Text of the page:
Jagerwurst (hunter sausage) is, as you may have guessed, a German sausage. If you have German butcher shops in your area like we do here in Chicago the sausage will not be unfamiliar to you. It’s a 5-6 inch pork sausage, mildly seasoned and smoked. Jagerwurst is much more filling than a snack stick (like the pork and beef smoked and dried Landjager) so you can see why a hunter might stow a couple of links in his pack for a day out in the woods. One of these with a little wedge of cheese and bread will be plenty to sustain you. We’ll put that to the test when we take some with us hiking this weekend!
To get a better idea as to how it was supposed to taste I picked up a couple links of Jagerwurst from one of our local German butchers over the weekend. Mmm, research! Theirs was smoky, salty, everything you’d expect, but that was about it. For the life of me I couldn’t pick out any particular spices. Looking at a Jagerwurst recipe in Ruhlman’s Charcuterie I could see why that might be the case. Though he describes Jagerwurst as aggressively seasoned, the measurements he gave were in teaspoons. For 5 lbs of pork. Aggressively seasoned? I think not.
However, while I did increase the seasoning amounts, I didn’t go all-in because I didn’t want my first smoked sausage trial to be overly nutmeg-y or ginger-y. Unsurprisingly, my Jagerwurst tasted very similar to the control sausages. But the one seasoning I did push the envelope on, garlic, definitely comes through the smoke. Lesson: I need to trust myself a little more and up the rest of the spices next time.
As far as sausage making goes, Jagerwurst was a little different to make than my regular ones, but just as easy. In order to get the rough texture inside you need to grind the meat through the large holed plate of the meat grinder then re-grind half of it through the smallest one. Smushing the already ground pork back through the grind tube was a little bit of a struggle but worth it. You can see the texture in the photo, looks pretty much like one from the butcher shop, no?
Two other interesting differences of this sausage are it has no added fat-back and uses powdered milk as a binder. I’m not sure of the science behind it but I’ve noticed a lot of smoked sausage recipes have powdered milk as an ingredient. I think maybe it helps retain moisture when smoking. When mixing it in with the pork chunks everything became very sticky and glumpy. Of course it would, it’s powdered milk, so any moisture added would start the reconstitution process, making more of a paste if not enough water is added. Quite the binder indeed!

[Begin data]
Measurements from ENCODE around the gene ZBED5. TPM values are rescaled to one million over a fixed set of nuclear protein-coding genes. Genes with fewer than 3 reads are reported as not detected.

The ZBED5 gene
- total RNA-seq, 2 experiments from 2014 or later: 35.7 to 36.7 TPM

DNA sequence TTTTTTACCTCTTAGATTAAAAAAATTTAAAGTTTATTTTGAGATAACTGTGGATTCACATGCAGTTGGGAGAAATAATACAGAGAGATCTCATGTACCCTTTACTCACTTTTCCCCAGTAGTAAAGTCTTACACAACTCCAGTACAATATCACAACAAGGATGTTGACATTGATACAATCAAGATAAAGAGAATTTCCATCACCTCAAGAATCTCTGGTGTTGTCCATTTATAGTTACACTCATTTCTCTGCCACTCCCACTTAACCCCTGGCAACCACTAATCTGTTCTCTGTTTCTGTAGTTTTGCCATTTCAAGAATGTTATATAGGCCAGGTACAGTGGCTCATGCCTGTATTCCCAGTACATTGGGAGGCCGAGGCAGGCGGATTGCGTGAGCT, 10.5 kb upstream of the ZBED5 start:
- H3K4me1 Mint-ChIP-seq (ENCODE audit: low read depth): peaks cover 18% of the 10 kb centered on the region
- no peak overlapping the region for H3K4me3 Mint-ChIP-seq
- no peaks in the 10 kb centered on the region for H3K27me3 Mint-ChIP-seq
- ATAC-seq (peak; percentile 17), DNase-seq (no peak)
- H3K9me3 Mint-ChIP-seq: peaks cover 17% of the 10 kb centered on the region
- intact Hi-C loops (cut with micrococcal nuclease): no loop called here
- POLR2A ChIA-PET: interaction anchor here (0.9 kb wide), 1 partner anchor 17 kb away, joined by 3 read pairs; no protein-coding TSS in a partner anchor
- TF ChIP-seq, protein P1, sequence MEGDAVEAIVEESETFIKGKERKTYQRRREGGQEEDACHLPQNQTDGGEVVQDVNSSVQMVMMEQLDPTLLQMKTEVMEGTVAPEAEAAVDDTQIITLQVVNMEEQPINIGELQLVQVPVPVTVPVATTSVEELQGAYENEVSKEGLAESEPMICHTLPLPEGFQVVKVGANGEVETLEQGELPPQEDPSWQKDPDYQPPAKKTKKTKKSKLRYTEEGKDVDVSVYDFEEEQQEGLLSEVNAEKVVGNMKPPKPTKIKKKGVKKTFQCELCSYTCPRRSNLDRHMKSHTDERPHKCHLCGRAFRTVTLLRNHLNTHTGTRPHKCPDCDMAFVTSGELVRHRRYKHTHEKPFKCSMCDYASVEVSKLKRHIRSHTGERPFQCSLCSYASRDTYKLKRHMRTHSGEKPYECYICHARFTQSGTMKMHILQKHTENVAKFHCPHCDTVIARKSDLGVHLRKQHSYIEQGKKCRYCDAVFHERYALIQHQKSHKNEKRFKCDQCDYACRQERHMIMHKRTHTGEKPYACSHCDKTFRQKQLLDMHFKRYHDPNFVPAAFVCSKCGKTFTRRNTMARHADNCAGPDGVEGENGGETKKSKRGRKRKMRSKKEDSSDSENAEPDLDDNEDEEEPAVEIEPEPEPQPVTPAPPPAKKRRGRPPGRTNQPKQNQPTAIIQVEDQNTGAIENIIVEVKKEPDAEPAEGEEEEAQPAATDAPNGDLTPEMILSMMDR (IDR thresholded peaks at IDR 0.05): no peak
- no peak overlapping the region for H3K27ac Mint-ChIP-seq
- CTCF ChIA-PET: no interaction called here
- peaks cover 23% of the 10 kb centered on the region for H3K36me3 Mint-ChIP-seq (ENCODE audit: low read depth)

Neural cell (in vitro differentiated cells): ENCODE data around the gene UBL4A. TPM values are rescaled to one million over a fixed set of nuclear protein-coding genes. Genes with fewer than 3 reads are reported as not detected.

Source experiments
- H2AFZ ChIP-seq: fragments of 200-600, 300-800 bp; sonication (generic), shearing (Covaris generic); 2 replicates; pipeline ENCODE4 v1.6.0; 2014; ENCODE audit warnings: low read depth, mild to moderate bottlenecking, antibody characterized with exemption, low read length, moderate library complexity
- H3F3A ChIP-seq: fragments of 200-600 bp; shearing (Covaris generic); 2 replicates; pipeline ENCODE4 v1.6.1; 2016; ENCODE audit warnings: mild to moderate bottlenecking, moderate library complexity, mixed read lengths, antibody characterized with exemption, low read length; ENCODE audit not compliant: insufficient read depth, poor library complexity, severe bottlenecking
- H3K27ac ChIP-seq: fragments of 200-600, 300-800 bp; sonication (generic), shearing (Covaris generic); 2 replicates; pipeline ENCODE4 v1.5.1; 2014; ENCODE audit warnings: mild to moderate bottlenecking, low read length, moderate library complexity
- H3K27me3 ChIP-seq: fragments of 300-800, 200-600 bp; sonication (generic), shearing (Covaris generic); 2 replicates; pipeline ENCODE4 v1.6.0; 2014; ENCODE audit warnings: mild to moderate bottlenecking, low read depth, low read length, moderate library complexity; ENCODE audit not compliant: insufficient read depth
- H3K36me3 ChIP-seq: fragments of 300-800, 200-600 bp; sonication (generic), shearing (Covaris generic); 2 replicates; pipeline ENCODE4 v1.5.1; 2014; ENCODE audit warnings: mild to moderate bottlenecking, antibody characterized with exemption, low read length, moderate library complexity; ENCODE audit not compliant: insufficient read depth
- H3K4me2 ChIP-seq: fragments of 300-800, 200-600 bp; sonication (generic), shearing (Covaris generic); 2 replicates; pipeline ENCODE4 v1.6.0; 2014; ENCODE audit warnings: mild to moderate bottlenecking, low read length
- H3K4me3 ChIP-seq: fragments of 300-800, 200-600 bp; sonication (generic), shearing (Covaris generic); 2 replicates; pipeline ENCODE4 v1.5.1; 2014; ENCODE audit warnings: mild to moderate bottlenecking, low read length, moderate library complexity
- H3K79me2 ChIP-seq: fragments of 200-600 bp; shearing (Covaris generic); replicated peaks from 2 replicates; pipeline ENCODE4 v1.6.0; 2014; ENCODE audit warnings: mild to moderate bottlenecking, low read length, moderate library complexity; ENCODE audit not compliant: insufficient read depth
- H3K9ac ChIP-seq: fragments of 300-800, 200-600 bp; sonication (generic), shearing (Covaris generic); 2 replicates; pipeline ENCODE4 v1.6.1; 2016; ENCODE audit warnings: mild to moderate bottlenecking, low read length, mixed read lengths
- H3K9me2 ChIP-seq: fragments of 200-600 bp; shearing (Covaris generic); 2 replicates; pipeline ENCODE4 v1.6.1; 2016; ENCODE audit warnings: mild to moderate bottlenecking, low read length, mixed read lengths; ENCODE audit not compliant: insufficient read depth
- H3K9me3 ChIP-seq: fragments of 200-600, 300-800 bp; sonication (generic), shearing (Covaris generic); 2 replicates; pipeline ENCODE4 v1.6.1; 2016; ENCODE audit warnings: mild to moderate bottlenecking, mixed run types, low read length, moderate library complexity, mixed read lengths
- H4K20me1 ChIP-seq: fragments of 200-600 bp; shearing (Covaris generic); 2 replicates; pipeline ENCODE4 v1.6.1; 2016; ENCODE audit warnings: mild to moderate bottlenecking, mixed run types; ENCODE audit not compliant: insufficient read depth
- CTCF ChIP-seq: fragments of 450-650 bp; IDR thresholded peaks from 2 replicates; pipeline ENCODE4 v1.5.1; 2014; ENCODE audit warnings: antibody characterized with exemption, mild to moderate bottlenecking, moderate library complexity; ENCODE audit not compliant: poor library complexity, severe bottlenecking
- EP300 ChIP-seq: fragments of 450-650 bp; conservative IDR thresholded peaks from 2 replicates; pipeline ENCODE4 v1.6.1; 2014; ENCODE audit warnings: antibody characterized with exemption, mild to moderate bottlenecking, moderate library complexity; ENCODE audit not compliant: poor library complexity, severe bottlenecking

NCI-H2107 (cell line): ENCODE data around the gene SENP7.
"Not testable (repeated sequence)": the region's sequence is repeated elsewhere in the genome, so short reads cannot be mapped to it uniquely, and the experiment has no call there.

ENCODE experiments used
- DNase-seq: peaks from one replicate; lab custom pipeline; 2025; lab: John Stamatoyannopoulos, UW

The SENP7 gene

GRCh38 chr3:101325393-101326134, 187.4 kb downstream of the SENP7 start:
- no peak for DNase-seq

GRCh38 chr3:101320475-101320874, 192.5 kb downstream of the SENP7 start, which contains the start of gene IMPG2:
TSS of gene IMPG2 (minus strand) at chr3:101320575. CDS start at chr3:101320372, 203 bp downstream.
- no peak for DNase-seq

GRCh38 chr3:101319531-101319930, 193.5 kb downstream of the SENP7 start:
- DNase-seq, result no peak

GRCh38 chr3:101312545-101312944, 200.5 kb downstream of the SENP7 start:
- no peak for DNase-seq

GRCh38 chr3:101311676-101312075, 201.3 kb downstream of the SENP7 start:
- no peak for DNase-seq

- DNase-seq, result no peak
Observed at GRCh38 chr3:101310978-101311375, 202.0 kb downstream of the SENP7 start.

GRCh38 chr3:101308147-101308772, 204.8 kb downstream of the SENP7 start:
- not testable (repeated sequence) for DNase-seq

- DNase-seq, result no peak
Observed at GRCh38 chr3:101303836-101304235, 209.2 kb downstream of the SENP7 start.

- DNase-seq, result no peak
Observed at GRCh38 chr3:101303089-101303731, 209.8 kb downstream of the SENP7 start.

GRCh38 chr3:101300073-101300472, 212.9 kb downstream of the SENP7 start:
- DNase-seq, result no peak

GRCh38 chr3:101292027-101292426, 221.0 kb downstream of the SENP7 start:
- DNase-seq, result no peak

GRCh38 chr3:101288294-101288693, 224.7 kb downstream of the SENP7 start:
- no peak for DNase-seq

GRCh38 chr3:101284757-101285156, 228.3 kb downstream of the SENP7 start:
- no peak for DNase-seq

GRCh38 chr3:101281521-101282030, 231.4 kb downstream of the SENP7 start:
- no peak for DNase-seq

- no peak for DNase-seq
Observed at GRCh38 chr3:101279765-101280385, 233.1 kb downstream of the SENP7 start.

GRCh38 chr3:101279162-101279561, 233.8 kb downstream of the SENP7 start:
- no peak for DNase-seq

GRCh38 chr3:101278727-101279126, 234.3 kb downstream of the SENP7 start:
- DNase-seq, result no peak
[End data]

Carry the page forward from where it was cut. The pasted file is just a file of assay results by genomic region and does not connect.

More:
All in all the Jagerwurst turned out great, and I’m very very happy with it (so is Cheryl). Honestly, other than low-balling the seasonings, I felt the sausage was pretty damned near perfect. It’s a really tasty and fairly easy smoked sausage to make. Excellent texture from the large and small grind, wonderful smokiness, and good garlic flavor which I like. Just slice (or not), add cheese, pour a beer, and enjoy! Preferably while taking a break from some sort of outdoor activity.
Jagerwurst (Smoked Hunter Sausage)
- 5 lbs pork shoulder, cubed
- 40 grams Kosher salt
- 1 tsp pink curing salt #1
- 1 Tbs ground ginger
- 1 Tbs ground mace
- ½ Tbs ground nutmeg
- 3 Tbs minced garlic
- 3 Tbs black pepper
- ½ C (70 grams) non-fat dry powdered milk
- 10 feet of hog casings
Cut the pork into chunks and add all of the salt and seasonings, except milk powder. Mix well and place in the fridge overnight.
Place your grind plates and grinder parts in the freezer and chill for at least a half hour.
Run water through the casings and let soak in a small bowl of water for 30 minutes or until you’re ready to stuff them.
Take the seasoned pork out of the fridge and mix in the milk powder.
Using the large holed grind plate, grind the seasoned pork into a mixing bowl set in ice.
Replace the large hole grind plate with the small one.
Take half of the ground pork and run it back through the grinder.
Mix the two grinds together and combine well. If using a stand mixer it will take about 2 minutes with the paddle attachment.
Stretch and push the hog casing onto the stuffer tube attachment, leaving an inch or two hanging off the end of the tube.
Stuff the sausage keeping one hand on the end of the tube where the casing is getting stuffed and help it along if it gets stuck.
Twist the sausage into 5-6 inch links.
Hang the sausage or place on a drying racks on your kitchen counter for a couple of hours in order to develop a stickiness (pellicle) on the casing which will ‘catch’ the smoke.
Hang on smoke sticks and smoke in you smoker at 180-200°F until the sausages reach an internal temperature of 150°F.
Side Roam: I ended up smoking these for a little more than 2 hours, temps were right around 190-200°F. They’re small so they don’t take as long as a big 5 lb chunk of meat. Ruhlman says to hot smoke at 180°F but I don’t think my higher temperature damaged the sausage. Taste just fine.
When the sausages hit 150°F-160°F internal temp pull them out of the smoker and immediately chill in an ice bath (another difference). I am certain there is more science behind this, like cooling it quickly solidifies chunks of fat and suspends them in the pork making a distinct texture. Then again, maybe someone just wanted to cool them quickly in order to eat faster.
When cooled dry off, and set on drying racks or hang on some hooks to dry off for day, then refrigerate.